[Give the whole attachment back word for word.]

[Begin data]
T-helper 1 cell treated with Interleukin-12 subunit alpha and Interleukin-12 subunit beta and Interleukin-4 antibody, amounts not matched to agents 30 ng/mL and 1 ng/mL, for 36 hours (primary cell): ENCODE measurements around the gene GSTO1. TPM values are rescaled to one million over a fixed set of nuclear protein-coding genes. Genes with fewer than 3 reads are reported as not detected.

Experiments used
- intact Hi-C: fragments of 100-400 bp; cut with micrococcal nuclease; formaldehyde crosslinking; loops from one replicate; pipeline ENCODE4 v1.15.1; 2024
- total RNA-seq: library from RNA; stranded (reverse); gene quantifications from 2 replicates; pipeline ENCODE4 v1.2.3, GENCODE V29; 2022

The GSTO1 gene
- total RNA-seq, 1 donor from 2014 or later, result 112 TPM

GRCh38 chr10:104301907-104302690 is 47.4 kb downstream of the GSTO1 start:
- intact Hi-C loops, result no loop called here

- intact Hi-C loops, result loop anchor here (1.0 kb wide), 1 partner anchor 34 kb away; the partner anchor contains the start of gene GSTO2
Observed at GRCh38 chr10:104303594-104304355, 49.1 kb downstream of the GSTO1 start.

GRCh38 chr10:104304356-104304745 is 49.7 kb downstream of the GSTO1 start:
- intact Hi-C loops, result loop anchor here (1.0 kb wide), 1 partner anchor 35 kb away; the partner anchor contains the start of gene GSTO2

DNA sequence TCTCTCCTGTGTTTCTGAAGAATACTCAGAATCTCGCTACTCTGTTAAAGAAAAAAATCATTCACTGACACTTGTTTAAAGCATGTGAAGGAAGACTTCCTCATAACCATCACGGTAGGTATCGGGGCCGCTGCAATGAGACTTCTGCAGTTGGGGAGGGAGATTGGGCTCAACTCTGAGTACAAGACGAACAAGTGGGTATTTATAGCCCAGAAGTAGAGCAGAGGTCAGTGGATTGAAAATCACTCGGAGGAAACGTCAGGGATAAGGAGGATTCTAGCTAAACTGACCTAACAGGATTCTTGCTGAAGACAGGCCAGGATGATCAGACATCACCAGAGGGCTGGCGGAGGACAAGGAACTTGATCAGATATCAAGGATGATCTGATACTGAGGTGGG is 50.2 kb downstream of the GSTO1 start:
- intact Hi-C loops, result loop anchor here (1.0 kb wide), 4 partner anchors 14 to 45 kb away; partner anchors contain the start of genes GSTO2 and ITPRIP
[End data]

T-helper 1 cell treated with Interleukin-12 subunit alpha and Interleukin-12 subunit beta and Interleukin-4 antibody, amounts not matched to agents 30 ng/mL and 1 ng/mL, for 36 hours (primary cell): ENCODE measurements around the gene GSTO1. TPM values are rescaled to one million over a fixed set of nuclear protein-coding genes. Genes with fewer than 3 reads are reported as not detected.

Experiments used
- intact Hi-C: fragments of 100-400 bp; cut with micrococcal nuclease; formaldehyde crosslinking; loops from one replicate; pipeline ENCODE4 v1.15.1; 2024
- total RNA-seq: library from RNA; stranded (reverse); gene quantifications from 2 replicates; pipeline ENCODE4 v1.2.3, GENCODE V29; 2022

The GSTO1 gene
- total RNA-seq, 1 donor from 2014 or later, result 112 TPM

GRCh38 chr10:104301907-104302690 is 47.4 kb downstream of the GSTO1 start:
- intact Hi-C loops, result no loop called here

- intact Hi-C loops, result loop anchor here (1.0 kb wide), 1 partner anchor 34 kb away; the partner anchor contains the start of gene GSTO2
Observed at GRCh38 chr10:104303594-104304355, 49.1 kb downstream of the GSTO1 start.

GRCh38 chr10:104304356-104304745 is 49.7 kb downstream of the GSTO1 start:
- intact Hi-C loops, result loop anchor here (1.0 kb wide), 1 partner anchor 35 kb away; the partner anchor contains the start of gene GSTO2

DNA sequence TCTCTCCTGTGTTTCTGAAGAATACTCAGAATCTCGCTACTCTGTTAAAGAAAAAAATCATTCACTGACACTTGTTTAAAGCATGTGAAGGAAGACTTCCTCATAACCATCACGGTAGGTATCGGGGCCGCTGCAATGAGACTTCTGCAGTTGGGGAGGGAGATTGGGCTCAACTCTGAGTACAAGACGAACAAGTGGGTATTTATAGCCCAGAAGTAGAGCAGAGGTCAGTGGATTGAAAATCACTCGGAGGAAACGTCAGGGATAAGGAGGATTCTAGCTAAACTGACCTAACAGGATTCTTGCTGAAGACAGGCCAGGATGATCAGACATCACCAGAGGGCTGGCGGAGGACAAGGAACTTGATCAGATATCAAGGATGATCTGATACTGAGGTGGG is 50.2 kb downstream of the GSTO1 start:
- intact Hi-C loops, result loop anchor here (1.0 kb wide), 4 partner anchors 14 to 45 kb away; partner anchors contain the start of genes GSTO2 and ITPRIP